Extreme poverty and the loss of traditional foods have caused many Native Americans to suffer from poor or inadequate diets. This has led to increased obesity, diabetes, and other profound health problems on a large scale.
Nearly 16% of Native Americans suffer from type 2 diabetes, more than double the percentage of Caucasians. More than 30% of Native Americans are obese. Native Americans are 1.6 times more likely to become obese than Caucasians. Experts agree that 80% of the battle in addressing these health issues is creating access to healthy food. Yet the federal government spends less than $1 million annually on Native American nutrition education.
Important work to solve the problems of Indian nutrition is already being done by many tribes, nonprofits, public health experts, researchers, and advocates on a localized basis. But much more work remains to be done to raise awareness, spread knowledge, create capacity for change, and develop additional solutions.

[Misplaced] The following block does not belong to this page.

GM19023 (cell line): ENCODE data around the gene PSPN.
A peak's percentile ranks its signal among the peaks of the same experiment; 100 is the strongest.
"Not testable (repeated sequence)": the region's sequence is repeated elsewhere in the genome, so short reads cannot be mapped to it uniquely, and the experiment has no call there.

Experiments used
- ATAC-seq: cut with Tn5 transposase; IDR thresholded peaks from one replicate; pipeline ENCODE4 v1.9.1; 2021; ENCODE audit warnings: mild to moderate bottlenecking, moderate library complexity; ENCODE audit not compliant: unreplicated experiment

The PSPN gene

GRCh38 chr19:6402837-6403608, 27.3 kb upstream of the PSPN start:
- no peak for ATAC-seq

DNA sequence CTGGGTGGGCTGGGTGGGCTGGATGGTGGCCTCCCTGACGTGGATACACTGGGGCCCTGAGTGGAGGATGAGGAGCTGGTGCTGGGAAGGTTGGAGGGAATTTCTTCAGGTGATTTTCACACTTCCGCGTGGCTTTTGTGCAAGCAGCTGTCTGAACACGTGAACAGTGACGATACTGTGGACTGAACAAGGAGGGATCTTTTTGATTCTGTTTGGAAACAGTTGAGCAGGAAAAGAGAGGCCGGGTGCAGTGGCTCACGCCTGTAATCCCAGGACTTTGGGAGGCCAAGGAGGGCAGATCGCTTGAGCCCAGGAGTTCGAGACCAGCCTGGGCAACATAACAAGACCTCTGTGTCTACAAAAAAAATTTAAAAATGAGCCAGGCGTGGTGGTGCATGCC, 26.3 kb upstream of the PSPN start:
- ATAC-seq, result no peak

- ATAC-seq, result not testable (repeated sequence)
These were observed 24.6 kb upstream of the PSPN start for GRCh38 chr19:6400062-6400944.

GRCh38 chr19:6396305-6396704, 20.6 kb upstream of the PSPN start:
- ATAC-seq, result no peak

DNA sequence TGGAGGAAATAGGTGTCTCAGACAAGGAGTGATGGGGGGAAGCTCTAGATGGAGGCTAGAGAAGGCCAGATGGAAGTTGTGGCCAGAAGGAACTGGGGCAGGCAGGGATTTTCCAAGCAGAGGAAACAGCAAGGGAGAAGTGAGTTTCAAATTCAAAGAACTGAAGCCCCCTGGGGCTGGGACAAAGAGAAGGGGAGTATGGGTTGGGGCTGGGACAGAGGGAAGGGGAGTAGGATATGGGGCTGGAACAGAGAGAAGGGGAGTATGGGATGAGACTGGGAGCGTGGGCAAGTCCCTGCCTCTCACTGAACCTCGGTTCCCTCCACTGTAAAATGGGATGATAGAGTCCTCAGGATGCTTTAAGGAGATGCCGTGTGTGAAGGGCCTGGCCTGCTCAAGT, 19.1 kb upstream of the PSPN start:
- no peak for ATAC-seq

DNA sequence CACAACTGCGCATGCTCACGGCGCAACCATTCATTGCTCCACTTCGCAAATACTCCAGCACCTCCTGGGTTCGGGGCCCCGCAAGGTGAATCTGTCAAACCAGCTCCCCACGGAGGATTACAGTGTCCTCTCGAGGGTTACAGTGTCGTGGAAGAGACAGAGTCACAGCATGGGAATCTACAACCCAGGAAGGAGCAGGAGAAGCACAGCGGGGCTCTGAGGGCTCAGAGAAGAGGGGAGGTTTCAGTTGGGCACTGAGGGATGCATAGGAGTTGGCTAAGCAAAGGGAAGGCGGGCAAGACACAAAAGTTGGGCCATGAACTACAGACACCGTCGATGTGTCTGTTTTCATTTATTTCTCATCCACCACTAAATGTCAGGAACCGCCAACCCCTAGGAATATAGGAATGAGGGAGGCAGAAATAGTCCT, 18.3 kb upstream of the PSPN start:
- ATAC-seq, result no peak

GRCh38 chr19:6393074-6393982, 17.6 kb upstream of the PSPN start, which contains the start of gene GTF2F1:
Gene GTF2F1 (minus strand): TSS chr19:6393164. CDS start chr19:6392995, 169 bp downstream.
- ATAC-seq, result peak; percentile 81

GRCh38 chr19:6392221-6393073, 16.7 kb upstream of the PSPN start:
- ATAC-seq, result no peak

Seeds of Native Health is a multifaceted national campaign to improve Native American nutrition and is supported by the Shakopee Mdewakanton Sioux Community. The effort includes grant-making, sharing of best practices, capacity-building, sponsored research, and educational initiatives.
The Shakopee Mdewakanton Sioux Community (SMSC) has committed $10 million to improve the nutrition of Native Americans through its Seeds of Native Health campaign. The SMSC is a federally recognized, sovereign Indian tribe located southwest of Minneapolis, Minnesota.
The SMSC has a deep tradition of helping other tribes and Native American people. This campaign represents a new extension of the SMSC’s long history of philanthropy, by committing a portion of its annual charitable giving to a dedicated purpose. Having donated more than $325 million since opening its Gaming Enterprise in the 1990s, as well as loaning more than $500 million to other tribes, the SMSC is the largest philanthropic benefactor for Indian Country nationally and one of the largest charitable givers in Minnesota.